Monday, April 27, 2015

Short cuts to learning Italian - Our Legal Friends

I mentioned in a previous post that knowing a fair amount of "medical Latin" made learning Italian a little easier.  Latin and Italian are certainly not the same thing but the connections are close enough to be helpful.

My main professional experiences of course are in medicine, but as we go hither and thither in this world it would be surprising if we did not pick up a few bits and pieces of other "languages".  Legal Latin for instance.

I don't find the mental leaps to come quite as easily, but just for fun here are a few scraps of Legal Latin and ways one might craft them into modern Italian....

Fumis boni iuris.  Literally this means "smoke of a good right".  The legal meaning refers to having a sufficient basis to bring legal action.  It is used more in European courts and has the implication that your case is strong enough to prevail.  I rather like the notion of a puff of smoke as a benevolent signal.  It does not, alas, have anything to do with the election of a new Pope.  The smoke from the chimney at the Vatican happens when the Cardinals burn the secret ballots after each vote.  For failed votes they mix in smoke.  With success, just paper.  White smoke.

Ex turpi causa non oritur actio.  "From a dishonorable cause an action cannot arise".  It's good to know you can't be sued by people who break the law.  Also I like the word "turpi".  It reminds me of the quaint "moral turpitude" clauses you used to see in contracts.  What would pass for turpitude in the Year of Our Lord 2015 is difficult to imagine.  If you were wondering, turpentine comes from another source altogether.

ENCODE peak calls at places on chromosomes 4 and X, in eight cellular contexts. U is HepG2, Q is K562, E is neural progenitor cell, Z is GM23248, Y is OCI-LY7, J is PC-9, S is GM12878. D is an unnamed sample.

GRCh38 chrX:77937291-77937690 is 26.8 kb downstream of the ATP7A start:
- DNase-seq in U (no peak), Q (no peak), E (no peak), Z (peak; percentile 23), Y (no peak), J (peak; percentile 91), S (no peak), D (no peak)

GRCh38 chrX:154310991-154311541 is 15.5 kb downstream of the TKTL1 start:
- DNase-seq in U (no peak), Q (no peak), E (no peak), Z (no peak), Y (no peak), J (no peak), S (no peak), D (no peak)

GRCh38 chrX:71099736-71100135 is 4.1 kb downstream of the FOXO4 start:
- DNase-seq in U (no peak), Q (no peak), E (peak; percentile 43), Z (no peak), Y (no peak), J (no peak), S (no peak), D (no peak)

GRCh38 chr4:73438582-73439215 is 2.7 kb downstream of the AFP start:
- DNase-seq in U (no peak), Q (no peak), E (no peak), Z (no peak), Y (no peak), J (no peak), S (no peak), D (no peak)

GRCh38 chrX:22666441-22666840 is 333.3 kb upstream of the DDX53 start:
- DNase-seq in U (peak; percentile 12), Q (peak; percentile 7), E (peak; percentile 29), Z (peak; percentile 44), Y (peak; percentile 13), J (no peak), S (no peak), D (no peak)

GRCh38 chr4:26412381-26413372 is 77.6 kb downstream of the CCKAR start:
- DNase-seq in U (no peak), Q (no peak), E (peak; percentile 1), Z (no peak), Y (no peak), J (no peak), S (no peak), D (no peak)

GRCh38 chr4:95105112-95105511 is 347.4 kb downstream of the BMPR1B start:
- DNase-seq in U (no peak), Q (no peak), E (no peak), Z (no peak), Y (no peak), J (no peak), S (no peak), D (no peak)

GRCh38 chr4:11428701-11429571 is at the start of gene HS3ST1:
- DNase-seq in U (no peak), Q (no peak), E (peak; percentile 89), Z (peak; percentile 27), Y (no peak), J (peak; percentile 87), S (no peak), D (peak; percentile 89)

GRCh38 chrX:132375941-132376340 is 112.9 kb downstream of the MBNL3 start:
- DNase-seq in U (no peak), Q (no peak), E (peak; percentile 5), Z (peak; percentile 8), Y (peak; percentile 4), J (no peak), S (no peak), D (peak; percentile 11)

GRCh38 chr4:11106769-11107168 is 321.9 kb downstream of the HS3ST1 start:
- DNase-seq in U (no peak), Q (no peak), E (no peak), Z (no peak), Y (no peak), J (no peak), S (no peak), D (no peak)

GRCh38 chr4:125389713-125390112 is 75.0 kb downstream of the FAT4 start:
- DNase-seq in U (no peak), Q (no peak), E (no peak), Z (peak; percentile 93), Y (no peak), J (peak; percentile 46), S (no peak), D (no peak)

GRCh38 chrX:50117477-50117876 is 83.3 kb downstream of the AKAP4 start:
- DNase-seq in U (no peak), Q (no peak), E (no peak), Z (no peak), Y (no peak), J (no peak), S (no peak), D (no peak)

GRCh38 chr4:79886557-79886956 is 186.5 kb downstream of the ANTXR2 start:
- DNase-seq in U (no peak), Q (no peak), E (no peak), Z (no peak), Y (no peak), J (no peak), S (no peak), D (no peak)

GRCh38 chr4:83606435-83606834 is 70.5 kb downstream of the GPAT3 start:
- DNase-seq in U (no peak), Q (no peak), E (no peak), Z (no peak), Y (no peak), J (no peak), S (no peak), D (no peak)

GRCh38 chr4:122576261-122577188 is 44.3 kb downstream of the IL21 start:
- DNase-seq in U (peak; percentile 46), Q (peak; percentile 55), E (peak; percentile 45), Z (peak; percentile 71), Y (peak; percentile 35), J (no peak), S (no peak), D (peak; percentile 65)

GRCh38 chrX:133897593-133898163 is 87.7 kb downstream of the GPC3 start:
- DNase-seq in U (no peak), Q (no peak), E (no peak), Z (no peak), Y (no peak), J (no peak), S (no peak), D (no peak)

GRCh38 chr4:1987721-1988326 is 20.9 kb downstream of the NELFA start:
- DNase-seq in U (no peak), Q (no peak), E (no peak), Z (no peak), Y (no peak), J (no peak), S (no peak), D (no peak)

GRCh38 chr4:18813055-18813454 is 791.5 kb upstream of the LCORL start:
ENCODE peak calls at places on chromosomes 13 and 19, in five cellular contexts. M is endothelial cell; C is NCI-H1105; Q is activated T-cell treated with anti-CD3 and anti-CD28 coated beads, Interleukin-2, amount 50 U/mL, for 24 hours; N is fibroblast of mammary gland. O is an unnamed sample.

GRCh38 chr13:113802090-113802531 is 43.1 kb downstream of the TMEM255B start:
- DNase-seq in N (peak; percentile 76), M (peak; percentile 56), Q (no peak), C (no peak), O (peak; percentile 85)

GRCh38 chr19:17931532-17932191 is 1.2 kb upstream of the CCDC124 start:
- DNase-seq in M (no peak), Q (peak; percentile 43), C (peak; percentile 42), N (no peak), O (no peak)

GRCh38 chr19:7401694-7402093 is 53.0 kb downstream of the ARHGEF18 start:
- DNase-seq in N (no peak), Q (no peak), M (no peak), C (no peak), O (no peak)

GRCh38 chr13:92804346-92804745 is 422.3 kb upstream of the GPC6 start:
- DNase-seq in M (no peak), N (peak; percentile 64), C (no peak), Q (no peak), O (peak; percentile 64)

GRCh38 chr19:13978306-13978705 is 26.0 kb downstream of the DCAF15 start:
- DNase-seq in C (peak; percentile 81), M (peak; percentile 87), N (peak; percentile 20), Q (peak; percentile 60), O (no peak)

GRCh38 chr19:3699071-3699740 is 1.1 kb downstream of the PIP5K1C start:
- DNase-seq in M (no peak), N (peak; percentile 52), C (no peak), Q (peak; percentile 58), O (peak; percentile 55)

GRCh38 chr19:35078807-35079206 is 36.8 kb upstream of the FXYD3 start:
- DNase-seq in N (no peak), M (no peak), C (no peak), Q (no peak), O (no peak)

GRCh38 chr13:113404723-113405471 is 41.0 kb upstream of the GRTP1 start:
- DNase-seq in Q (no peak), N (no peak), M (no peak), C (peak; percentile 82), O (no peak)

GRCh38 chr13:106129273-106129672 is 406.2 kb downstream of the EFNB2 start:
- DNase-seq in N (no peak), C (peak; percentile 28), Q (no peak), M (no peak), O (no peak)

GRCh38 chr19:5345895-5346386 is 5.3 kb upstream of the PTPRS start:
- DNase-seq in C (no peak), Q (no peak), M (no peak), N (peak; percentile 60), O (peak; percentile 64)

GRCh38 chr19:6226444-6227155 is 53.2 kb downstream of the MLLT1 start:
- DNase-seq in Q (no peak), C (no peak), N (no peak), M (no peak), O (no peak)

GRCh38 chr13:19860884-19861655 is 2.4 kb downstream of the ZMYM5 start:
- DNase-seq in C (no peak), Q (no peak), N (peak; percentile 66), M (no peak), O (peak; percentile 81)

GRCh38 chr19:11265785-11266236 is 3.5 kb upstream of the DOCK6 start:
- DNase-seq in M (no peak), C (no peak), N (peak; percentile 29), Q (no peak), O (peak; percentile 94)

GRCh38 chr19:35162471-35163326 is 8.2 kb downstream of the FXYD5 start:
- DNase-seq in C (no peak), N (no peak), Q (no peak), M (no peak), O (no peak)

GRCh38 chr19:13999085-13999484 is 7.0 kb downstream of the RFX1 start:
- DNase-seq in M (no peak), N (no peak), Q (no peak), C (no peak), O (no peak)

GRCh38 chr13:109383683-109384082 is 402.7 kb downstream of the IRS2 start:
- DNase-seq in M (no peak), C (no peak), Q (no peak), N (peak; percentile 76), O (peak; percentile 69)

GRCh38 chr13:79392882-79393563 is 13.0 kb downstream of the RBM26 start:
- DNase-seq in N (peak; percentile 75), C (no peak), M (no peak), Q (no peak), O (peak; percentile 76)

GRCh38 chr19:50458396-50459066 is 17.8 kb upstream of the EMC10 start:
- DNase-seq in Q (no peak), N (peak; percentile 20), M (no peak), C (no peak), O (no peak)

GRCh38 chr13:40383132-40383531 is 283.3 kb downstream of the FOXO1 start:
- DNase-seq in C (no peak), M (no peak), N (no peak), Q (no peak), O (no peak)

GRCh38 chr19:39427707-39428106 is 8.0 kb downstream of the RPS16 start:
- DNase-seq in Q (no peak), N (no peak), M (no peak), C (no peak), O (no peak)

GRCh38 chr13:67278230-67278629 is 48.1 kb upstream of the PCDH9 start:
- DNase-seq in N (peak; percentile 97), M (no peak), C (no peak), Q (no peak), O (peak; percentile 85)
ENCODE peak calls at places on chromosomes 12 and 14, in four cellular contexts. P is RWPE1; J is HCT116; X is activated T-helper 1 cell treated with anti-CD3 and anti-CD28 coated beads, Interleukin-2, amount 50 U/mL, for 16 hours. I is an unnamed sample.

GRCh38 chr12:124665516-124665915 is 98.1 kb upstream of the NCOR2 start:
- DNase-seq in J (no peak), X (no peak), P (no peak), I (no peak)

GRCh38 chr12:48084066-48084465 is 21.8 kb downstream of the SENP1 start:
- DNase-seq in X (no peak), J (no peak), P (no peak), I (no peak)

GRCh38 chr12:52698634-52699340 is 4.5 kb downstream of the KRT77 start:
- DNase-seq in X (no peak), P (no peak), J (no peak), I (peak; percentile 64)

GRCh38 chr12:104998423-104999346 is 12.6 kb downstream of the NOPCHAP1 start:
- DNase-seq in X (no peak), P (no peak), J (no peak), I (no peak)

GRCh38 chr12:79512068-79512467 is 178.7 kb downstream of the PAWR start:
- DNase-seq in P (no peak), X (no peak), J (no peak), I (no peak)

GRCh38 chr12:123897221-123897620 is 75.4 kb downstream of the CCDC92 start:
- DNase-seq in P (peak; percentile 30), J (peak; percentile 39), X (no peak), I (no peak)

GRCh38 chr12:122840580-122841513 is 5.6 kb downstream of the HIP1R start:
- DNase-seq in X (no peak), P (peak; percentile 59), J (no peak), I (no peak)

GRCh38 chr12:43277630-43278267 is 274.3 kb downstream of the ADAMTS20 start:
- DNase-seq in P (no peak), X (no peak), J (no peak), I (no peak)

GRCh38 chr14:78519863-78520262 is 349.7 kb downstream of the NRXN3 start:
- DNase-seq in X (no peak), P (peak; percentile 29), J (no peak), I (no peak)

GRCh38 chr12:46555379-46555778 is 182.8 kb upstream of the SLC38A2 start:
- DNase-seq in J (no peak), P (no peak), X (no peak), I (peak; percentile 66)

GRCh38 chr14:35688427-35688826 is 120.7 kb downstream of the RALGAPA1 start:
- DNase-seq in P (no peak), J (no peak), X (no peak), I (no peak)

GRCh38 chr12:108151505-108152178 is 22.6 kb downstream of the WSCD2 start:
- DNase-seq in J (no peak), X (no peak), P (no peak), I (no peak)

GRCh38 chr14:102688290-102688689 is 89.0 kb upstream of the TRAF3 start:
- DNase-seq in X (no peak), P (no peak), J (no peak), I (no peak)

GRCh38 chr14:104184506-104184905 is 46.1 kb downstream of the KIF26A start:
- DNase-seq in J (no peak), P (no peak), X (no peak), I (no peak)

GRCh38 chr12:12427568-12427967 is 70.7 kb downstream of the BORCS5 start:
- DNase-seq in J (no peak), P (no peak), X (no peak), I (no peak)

In flagrante delicto.  I never consider it a good day unless I learn some small interesting fact.  This term literally means "in blazing offense".  It seems to be used in connection with various sexual hi-jinks but is not specific to that sub type of human misbehaviour.  I think the connection with same comes from the last word of the phrase.  Delicto sounds a lot like delicious.  But once again two words have nothing to do with each other.

Defalcation.  If most of us have a general familiarity with the sort of things described as being "in flagrante" few have heard of this one.  Defalcation is the misappropriation of funds by one entrusted with them.  It literally means "cutting off with a sickle".  Interestingly the Latin for sickle, "falx" turns up in medicalese as well.  The falx cerebri is a sickle shaped structure that separates the two sides of the brain.  There, you have probably learned something new and will now have a good day also.

Uno flatu.  "In the same breath".  A term used to criticize a statement in which conflicting things are said at the same time.  Flatu, it seems, is Latin for any movement of air....hence "deflation" and "flatulence"!

"Non compos mentis" This means "not of sound mind".  Compos is an interesting word.  It actually seems to mean a mind at peace.  Latin: Compos  Italian: Compostezza  English: Composure.  

I suppose there can be a few small useful bits here.  In Italian No Smoking is Vietato Fumare.  I am generally discouraged by my Fellow Traveler from going too far with my modest linguistic skills, so I doubt I will be accusing shifty street merchants of Turpitudine, much as they would deserve it. Flagrant/Flagrante is such a marvelous word in any variant that I won't be able to resist on that one.

We will be doing a bike tour of the Appian Way.  Not expecting a flat tire but if it happens I will be well equipped with the knowledge that while "flat" is a Germanic word, inflation - or better still - Inflazione, is a word that earlier travelers on the same road would have understood.

For now I wish you "Compostezza alla tutti!"

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